Docetism

Docetism

[doh-see-tiz-uhm, doh-si-tiz-]
noun
1.
an early Christian doctrine that the sufferings of Christ were apparent and not real and that after the crucifixion he appeared in a spiritual body.
2.
Roman Catholic Church. an ancient heresy asserting that Jesus lacked full humanity.

Origin:
1840–50; Docet(ae) + -ism

Docetic, adjective
Docetist, noun, adjective
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World English Dictionary
Docetism (ˈdəʊsɪˌtɪzəm)
 
n
(in the early Christian Church) a heresy that the humanity of Christ, his sufferings, and his death were apparent rather than real
 
[C19: from Medieval Latin Docētae, from Greek Dokētai, from dokein to seem]

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Etymonline
Word Origin & History

Docetism
1846, heresy holding that the body of Jesus was a phantom, from Gk. Doketai, name of the sect, lit. "believers," from dokein "to seem, have the appearance of, think," related to doxa (see decent).
Online Etymology Dictionary, © 2010 Douglas Harper
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Encyclopedia Britannica
Encyclopedia

docetism

(from Greek dokein, "to seem"), Christian heresy and one of the earliest Christian sectarian doctrines, affirming that Christ did not have a real or natural body during his life on earth but only an apparent or phantom one. Though its incipient forms are alluded to in the New Testament, such as in the Letters of John (e.g., 1 John 4:1-3; 2 John 7), Docetism became more fully developed as an important doctrinal position of Gnosticism, a religious dualist system of belief arising in the 2nd century AD which held that matter was evil and the spirit good and claimed that salvation was attained only through esoteric knowledge, or gnosis. The heresy developed from speculations about the imperfection or essential impurity of matter. More thoroughgoing Docetists asserted that Christ was born without any participation of matter and that all the acts and sufferings of his life, including the Crucifixion, were mere appearances. They consequently denied Christ's Resurrection and Ascension into heaven. Milder Docetists attributed to Christ an ethereal and heavenly body but disagreed on the degree to which it shared the real actions and sufferings of Christ. Docetism was attacked by all opponents of Gnosticism, especially by Bishop Ignatius of Antioch in the 2nd century.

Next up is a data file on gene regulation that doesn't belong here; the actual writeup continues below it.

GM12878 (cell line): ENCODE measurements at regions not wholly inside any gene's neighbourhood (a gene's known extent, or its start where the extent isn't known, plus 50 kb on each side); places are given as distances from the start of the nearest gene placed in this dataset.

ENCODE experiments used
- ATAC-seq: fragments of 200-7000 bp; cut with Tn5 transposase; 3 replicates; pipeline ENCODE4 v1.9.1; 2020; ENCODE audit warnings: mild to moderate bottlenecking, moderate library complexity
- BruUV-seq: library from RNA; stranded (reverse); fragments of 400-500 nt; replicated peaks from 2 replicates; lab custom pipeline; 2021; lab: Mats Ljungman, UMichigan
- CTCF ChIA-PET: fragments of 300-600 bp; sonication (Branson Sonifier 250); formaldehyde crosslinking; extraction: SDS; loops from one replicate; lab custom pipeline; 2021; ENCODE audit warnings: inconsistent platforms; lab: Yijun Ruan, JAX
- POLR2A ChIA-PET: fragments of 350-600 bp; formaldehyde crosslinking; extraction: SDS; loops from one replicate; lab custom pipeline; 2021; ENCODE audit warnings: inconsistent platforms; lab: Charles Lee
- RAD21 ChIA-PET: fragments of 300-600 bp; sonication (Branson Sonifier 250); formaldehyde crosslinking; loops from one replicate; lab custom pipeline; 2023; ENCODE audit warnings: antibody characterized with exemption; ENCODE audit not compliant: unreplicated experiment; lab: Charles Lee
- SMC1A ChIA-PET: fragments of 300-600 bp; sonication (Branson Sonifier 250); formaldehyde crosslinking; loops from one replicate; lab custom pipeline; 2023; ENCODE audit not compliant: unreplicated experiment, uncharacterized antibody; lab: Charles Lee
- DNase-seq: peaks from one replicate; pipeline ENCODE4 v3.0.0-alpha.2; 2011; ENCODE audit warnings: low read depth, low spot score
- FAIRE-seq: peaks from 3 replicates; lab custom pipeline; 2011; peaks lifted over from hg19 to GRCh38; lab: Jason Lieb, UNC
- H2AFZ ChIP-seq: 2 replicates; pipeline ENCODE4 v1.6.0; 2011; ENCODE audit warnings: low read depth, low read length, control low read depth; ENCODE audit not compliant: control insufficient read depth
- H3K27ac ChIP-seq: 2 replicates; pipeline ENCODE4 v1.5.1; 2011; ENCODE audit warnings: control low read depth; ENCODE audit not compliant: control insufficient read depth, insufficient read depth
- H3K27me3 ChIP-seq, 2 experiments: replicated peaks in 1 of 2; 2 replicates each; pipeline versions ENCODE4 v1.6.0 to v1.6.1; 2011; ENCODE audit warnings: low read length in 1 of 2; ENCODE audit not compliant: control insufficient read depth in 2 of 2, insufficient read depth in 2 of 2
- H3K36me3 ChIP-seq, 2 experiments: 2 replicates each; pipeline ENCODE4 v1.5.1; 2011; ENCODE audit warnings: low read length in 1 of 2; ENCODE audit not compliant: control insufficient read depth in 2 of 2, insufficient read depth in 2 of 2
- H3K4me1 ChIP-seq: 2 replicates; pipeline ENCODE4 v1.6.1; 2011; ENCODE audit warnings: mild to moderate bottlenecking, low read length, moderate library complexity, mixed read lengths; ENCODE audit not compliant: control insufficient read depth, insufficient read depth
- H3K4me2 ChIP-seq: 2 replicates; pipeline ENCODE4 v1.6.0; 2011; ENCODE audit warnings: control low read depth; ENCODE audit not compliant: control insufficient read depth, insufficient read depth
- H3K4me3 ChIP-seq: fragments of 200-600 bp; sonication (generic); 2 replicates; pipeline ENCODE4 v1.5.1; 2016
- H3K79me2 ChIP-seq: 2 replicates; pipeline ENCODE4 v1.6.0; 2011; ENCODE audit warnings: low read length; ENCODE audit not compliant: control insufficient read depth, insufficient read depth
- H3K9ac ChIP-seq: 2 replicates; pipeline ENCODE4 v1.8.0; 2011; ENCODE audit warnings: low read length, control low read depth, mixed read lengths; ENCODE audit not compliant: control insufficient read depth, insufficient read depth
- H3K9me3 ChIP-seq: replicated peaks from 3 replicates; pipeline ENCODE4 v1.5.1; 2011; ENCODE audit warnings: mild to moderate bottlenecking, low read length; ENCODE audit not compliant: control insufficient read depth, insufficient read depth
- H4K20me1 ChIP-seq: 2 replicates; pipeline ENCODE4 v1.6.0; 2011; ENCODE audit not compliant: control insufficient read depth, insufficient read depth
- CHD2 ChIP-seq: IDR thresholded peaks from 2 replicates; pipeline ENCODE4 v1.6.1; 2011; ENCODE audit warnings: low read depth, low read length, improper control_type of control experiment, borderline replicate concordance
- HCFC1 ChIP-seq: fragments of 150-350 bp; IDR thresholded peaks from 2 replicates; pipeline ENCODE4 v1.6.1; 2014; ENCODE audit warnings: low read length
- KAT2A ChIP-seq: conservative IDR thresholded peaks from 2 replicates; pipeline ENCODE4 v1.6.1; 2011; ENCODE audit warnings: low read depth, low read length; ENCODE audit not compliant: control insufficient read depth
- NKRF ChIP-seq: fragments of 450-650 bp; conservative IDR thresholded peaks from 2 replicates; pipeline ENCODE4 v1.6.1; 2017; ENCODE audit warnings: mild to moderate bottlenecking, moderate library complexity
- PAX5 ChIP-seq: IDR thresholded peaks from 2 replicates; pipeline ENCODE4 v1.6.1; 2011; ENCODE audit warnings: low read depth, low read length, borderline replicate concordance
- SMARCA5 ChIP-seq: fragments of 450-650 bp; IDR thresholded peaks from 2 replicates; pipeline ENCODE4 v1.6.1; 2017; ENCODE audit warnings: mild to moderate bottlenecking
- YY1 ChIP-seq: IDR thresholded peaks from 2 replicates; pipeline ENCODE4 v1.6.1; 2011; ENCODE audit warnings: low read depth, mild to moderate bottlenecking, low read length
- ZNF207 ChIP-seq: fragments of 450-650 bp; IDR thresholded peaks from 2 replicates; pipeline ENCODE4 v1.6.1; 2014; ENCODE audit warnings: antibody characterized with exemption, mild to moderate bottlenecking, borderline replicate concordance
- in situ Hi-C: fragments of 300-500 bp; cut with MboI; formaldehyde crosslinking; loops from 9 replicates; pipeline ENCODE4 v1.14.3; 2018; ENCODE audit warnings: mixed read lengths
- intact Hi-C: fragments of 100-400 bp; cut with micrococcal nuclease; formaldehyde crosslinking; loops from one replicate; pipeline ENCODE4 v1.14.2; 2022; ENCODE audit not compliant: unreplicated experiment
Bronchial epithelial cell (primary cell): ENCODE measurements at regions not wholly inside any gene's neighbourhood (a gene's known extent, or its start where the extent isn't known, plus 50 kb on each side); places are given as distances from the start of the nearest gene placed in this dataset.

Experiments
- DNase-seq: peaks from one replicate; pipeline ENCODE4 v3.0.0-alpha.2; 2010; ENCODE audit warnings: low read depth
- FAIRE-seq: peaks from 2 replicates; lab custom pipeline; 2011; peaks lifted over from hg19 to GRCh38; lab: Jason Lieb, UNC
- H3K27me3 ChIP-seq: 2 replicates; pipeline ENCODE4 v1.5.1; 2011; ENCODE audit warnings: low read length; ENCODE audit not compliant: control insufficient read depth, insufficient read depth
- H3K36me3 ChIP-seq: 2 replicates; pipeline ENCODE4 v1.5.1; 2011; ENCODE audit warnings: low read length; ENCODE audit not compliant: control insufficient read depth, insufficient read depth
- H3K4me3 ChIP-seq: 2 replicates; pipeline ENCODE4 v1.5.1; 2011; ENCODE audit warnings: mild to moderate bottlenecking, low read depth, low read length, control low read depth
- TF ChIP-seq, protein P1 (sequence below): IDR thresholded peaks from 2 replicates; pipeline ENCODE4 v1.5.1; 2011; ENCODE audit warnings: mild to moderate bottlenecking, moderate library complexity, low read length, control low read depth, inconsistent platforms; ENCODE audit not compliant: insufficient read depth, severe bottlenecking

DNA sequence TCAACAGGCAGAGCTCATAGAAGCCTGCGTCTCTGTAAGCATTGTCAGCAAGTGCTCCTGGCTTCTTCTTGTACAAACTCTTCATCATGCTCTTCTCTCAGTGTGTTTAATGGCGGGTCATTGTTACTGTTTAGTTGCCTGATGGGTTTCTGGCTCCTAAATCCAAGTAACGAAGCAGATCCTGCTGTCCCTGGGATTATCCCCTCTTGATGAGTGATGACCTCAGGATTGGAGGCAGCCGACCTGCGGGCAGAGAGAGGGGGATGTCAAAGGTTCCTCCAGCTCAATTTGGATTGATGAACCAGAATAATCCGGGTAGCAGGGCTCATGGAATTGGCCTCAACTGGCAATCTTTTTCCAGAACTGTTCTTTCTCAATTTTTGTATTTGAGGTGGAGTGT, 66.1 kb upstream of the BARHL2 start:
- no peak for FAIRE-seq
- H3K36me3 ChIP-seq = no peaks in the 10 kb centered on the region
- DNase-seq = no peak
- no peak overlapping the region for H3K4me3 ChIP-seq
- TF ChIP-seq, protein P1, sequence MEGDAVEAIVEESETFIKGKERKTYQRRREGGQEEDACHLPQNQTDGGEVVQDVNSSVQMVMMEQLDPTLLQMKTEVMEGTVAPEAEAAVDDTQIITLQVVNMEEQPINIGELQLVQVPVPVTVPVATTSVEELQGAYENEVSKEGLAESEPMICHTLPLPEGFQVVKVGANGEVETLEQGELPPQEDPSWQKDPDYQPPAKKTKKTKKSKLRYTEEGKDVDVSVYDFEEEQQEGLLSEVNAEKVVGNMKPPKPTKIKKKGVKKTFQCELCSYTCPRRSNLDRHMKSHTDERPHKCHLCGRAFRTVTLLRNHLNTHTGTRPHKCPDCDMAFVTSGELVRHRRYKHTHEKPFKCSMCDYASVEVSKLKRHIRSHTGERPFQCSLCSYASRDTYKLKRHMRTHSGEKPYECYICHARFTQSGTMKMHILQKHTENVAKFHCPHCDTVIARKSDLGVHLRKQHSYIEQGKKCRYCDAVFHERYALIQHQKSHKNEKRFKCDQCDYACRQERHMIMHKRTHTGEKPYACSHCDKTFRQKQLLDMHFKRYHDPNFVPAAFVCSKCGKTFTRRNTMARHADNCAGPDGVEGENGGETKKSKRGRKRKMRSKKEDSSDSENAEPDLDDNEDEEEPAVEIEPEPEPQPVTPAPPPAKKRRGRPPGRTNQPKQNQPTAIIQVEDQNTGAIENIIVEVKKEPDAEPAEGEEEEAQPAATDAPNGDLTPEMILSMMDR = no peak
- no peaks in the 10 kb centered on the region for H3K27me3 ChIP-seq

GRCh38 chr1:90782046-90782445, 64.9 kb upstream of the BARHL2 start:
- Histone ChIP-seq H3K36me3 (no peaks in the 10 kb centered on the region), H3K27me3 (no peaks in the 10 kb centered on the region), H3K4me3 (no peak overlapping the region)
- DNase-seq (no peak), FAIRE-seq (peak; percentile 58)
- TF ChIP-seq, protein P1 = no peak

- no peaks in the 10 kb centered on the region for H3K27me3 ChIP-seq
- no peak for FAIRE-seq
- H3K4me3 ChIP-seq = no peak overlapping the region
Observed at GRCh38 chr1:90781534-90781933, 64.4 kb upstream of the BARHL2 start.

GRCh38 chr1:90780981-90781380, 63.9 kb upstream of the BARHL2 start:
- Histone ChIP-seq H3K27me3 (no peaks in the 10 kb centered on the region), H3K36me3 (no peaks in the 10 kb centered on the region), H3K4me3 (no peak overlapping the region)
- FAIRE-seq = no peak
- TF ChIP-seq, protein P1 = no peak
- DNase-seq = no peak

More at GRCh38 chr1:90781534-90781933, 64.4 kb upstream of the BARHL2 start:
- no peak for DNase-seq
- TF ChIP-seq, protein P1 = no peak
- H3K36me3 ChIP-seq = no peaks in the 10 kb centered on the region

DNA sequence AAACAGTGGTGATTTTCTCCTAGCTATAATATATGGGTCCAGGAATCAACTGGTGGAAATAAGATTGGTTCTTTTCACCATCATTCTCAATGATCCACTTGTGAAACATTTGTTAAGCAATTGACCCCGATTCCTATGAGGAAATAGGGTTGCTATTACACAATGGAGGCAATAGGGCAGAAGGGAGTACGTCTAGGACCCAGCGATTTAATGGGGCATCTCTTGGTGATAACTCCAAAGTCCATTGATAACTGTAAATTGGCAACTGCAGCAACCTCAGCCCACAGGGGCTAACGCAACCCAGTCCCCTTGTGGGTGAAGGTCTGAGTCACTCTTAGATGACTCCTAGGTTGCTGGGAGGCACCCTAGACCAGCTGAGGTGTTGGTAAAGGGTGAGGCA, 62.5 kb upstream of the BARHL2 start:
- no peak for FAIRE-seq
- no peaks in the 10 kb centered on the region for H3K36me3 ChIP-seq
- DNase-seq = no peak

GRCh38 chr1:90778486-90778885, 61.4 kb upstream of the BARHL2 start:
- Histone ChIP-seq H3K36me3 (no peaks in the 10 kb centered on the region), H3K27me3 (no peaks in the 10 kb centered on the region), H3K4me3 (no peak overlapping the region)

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Encyclopedia Britannica, 2008. Encyclopedia Britannica Online.
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